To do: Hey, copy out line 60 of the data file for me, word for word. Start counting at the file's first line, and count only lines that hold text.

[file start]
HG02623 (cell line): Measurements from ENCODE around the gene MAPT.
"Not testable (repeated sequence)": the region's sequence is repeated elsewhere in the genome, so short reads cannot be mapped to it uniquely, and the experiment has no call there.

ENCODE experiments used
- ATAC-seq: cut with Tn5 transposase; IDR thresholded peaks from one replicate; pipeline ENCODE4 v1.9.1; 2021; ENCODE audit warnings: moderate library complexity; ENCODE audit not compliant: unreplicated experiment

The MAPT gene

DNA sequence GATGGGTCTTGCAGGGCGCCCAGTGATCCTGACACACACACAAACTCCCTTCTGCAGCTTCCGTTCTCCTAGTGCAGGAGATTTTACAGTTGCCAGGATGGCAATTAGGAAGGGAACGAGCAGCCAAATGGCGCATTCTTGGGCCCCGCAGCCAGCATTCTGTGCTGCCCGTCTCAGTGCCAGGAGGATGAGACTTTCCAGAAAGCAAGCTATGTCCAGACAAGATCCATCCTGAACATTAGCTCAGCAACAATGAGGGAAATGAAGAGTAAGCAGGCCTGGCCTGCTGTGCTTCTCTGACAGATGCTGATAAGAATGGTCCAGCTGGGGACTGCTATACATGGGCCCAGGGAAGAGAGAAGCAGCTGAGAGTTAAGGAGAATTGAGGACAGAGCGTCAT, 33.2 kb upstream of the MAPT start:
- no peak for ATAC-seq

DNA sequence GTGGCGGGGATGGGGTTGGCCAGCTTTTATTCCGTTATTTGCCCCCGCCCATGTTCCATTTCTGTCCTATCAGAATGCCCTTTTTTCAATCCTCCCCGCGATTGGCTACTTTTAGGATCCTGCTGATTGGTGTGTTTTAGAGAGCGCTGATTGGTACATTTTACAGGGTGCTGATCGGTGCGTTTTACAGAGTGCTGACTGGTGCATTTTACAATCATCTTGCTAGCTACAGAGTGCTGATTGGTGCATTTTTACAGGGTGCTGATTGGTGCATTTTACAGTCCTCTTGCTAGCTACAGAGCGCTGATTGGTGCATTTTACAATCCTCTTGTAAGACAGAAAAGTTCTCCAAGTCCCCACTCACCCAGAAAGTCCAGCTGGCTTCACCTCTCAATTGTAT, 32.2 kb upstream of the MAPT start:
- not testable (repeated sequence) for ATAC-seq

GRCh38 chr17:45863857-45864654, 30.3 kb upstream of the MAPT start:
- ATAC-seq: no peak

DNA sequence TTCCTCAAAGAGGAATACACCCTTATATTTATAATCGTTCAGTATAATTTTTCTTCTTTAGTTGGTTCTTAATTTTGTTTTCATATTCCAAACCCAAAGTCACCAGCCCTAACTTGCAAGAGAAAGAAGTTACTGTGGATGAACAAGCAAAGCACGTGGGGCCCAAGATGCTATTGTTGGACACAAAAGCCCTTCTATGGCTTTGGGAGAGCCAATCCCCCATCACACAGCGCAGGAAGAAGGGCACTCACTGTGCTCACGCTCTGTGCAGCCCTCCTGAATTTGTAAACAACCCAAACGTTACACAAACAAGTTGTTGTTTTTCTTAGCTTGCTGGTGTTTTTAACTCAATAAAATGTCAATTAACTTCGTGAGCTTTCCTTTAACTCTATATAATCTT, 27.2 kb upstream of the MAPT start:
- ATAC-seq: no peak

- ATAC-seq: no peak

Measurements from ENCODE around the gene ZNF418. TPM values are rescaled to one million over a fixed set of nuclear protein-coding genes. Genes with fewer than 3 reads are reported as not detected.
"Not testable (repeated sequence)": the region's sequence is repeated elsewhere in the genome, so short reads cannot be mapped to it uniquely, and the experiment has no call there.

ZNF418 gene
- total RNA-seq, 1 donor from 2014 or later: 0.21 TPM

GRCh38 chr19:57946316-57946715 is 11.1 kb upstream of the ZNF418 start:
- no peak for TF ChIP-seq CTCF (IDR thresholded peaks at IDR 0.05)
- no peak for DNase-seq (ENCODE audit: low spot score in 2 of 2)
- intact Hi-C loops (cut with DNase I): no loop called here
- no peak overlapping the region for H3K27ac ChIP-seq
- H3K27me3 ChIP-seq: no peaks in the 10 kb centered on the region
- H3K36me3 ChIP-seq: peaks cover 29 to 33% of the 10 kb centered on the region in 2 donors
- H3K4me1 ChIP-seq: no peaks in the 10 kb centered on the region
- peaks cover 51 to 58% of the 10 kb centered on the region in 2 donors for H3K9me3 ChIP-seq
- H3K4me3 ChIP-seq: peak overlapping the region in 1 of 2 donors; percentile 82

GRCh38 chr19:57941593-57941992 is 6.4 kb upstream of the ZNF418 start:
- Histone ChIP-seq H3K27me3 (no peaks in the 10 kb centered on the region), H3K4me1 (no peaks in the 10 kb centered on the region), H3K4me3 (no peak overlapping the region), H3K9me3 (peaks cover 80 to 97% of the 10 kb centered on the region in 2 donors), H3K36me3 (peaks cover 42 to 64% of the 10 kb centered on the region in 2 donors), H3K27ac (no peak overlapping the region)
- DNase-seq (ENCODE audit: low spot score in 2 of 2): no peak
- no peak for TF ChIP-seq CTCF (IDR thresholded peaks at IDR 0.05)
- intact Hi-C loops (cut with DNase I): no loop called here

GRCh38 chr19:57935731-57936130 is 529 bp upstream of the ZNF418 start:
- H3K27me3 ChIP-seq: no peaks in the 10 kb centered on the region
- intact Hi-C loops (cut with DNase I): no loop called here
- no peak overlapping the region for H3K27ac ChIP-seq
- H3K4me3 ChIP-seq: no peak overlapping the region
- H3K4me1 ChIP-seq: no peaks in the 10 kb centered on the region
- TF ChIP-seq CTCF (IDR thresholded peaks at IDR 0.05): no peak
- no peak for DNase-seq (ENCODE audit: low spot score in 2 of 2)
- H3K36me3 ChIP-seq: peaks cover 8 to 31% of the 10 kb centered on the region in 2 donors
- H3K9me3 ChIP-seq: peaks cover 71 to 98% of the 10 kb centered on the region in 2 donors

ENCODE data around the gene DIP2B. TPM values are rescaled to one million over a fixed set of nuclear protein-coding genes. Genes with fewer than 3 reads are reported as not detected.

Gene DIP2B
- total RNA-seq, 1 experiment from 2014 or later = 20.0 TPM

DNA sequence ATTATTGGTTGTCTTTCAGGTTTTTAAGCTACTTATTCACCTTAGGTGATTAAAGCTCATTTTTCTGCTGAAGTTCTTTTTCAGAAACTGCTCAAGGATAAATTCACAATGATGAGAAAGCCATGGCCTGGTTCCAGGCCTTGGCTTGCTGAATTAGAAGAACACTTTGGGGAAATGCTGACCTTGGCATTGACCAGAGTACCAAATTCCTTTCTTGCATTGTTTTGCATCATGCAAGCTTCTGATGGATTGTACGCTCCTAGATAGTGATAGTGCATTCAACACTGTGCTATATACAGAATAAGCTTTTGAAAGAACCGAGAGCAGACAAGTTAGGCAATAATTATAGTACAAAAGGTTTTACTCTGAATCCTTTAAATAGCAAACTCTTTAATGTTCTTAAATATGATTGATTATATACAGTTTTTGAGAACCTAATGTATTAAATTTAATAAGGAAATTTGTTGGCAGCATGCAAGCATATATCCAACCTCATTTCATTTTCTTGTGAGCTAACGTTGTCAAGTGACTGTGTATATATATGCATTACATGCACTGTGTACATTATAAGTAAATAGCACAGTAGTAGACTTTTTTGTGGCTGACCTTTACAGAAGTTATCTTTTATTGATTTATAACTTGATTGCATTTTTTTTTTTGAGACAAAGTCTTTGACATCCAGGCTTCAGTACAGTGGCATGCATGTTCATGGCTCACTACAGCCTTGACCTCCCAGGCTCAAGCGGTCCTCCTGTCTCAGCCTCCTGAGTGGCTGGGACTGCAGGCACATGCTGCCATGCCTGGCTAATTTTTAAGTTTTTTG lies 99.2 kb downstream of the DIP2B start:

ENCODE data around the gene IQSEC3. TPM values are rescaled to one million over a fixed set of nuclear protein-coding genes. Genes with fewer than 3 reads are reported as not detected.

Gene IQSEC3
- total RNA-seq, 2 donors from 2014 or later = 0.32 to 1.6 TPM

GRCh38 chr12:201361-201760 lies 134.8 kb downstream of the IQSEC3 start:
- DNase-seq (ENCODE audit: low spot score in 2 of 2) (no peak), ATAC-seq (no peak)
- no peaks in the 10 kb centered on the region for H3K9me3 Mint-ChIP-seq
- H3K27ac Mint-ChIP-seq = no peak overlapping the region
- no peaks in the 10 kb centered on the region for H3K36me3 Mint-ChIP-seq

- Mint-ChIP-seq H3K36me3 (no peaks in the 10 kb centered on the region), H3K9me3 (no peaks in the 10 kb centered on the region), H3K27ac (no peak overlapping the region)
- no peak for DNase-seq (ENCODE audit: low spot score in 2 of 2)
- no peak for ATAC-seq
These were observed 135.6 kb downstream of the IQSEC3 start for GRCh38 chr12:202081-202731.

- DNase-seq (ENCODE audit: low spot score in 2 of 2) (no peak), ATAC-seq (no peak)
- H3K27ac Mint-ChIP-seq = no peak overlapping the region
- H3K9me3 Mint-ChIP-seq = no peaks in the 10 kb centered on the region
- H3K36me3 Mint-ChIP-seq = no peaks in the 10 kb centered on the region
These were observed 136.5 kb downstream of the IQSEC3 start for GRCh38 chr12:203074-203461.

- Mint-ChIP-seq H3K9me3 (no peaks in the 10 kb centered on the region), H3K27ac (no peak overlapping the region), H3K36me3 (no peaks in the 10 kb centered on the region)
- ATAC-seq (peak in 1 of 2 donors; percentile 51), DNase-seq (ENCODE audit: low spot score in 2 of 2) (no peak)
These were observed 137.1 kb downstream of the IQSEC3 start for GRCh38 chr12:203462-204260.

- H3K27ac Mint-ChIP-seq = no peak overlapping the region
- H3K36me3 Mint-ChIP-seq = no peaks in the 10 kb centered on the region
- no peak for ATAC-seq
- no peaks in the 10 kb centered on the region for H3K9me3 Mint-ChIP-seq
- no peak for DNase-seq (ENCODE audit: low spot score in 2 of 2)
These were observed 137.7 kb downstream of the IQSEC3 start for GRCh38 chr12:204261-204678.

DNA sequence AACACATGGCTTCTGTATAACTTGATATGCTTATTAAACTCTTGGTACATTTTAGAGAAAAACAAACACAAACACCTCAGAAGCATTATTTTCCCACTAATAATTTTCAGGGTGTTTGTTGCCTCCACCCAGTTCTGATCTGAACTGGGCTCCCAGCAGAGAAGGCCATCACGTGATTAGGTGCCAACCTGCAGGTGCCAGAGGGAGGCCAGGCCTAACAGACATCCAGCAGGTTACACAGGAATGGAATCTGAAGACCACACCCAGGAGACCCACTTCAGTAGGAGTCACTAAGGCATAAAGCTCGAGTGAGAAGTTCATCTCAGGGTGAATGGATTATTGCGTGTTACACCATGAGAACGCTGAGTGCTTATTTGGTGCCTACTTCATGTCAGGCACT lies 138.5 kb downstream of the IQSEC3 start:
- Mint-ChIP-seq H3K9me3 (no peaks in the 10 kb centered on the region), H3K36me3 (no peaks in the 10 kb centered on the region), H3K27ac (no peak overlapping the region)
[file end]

- DNase-seq (ENCODE audit: low spot score in 2 of 2) (no peak), ATAC-seq (no peak)